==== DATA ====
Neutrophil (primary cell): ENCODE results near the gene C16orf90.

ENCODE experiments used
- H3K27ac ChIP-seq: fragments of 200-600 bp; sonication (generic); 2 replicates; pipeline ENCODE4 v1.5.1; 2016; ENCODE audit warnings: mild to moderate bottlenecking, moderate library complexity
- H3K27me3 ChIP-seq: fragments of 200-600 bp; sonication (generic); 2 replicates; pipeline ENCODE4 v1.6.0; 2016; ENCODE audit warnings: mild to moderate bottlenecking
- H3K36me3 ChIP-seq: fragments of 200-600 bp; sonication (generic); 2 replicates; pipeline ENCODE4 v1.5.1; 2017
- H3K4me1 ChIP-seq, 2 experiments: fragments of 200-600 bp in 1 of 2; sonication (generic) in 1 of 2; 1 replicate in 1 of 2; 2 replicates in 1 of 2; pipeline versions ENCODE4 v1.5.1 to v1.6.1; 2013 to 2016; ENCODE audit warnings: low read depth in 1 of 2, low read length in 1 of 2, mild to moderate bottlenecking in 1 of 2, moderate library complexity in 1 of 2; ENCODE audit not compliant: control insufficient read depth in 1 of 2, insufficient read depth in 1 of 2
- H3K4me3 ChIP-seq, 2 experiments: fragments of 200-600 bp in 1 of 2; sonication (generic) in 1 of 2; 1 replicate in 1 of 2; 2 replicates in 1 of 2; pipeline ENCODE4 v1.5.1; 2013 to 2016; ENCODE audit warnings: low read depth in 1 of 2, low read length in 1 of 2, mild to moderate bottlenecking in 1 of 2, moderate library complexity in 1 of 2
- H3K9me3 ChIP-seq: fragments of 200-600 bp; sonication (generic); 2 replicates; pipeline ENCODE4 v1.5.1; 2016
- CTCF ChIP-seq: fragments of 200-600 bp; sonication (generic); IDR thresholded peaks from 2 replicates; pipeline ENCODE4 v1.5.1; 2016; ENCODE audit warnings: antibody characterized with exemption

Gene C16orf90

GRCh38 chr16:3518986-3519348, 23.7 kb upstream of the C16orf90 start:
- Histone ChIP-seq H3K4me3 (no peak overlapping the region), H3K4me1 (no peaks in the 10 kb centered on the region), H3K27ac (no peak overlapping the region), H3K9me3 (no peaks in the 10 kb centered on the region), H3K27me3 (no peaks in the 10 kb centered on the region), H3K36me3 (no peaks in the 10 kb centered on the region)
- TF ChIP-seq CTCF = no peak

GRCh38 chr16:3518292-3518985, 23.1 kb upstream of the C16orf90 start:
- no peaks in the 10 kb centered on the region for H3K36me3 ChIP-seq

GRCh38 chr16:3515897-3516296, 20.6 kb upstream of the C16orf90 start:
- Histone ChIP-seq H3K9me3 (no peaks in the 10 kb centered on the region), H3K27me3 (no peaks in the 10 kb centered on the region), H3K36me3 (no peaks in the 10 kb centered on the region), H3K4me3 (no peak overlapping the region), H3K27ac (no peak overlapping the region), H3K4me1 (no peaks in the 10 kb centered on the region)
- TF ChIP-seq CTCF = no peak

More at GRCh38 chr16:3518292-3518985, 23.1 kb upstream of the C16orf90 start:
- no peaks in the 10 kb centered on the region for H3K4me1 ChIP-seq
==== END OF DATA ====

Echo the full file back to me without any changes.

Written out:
Neutrophil (primary cell): ENCODE results near the gene C16orf90.

ENCODE experiments used
- H3K27ac ChIP-seq: fragments of 200-600 bp; sonication (generic); 2 replicates; pipeline ENCODE4 v1.5.1; 2016; ENCODE audit warnings: mild to moderate bottlenecking, moderate library complexity
- H3K27me3 ChIP-seq: fragments of 200-600 bp; sonication (generic); 2 replicates; pipeline ENCODE4 v1.6.0; 2016; ENCODE audit warnings: mild to moderate bottlenecking
- H3K36me3 ChIP-seq: fragments of 200-600 bp; sonication (generic); 2 replicates; pipeline ENCODE4 v1.5.1; 2017
- H3K4me1 ChIP-seq, 2 experiments: fragments of 200-600 bp in 1 of 2; sonication (generic) in 1 of 2; 1 replicate in 1 of 2; 2 replicates in 1 of 2; pipeline versions ENCODE4 v1.5.1 to v1.6.1; 2013 to 2016; ENCODE audit warnings: low read depth in 1 of 2, low read length in 1 of 2, mild to moderate bottlenecking in 1 of 2, moderate library complexity in 1 of 2; ENCODE audit not compliant: control insufficient read depth in 1 of 2, insufficient read depth in 1 of 2
- H3K4me3 ChIP-seq, 2 experiments: fragments of 200-600 bp in 1 of 2; sonication (generic) in 1 of 2; 1 replicate in 1 of 2; 2 replicates in 1 of 2; pipeline ENCODE4 v1.5.1; 2013 to 2016; ENCODE audit warnings: low read depth in 1 of 2, low read length in 1 of 2, mild to moderate bottlenecking in 1 of 2, moderate library complexity in 1 of 2
- H3K9me3 ChIP-seq: fragments of 200-600 bp; sonication (generic); 2 replicates; pipeline ENCODE4 v1.5.1; 2016
- CTCF ChIP-seq: fragments of 200-600 bp; sonication (generic); IDR thresholded peaks from 2 replicates; pipeline ENCODE4 v1.5.1; 2016; ENCODE audit warnings: antibody characterized with exemption

Gene C16orf90

GRCh38 chr16:3518986-3519348, 23.7 kb upstream of the C16orf90 start:
- Histone ChIP-seq H3K4me3 (no peak overlapping the region), H3K4me1 (no peaks in the 10 kb centered on the region), H3K27ac (no peak overlapping the region), H3K9me3 (no peaks in the 10 kb centered on the region), H3K27me3 (no peaks in the 10 kb centered on the region), H3K36me3 (no peaks in the 10 kb centered on the region)
- TF ChIP-seq CTCF = no peak

GRCh38 chr16:3518292-3518985, 23.1 kb upstream of the C16orf90 start:
- no peaks in the 10 kb centered on the region for H3K36me3 ChIP-seq

GRCh38 chr16:3515897-3516296, 20.6 kb upstream of the C16orf90 start:
- Histone ChIP-seq H3K9me3 (no peaks in the 10 kb centered on the region), H3K27me3 (no peaks in the 10 kb centered on the region), H3K36me3 (no peaks in the 10 kb centered on the region), H3K4me3 (no peak overlapping the region), H3K27ac (no peak overlapping the region), H3K4me1 (no peaks in the 10 kb centered on the region)
- TF ChIP-seq CTCF = no peak

More at GRCh38 chr16:3518292-3518985, 23.1 kb upstream of the C16orf90 start:
- no peaks in the 10 kb centered on the region for H3K4me1 ChIP-seq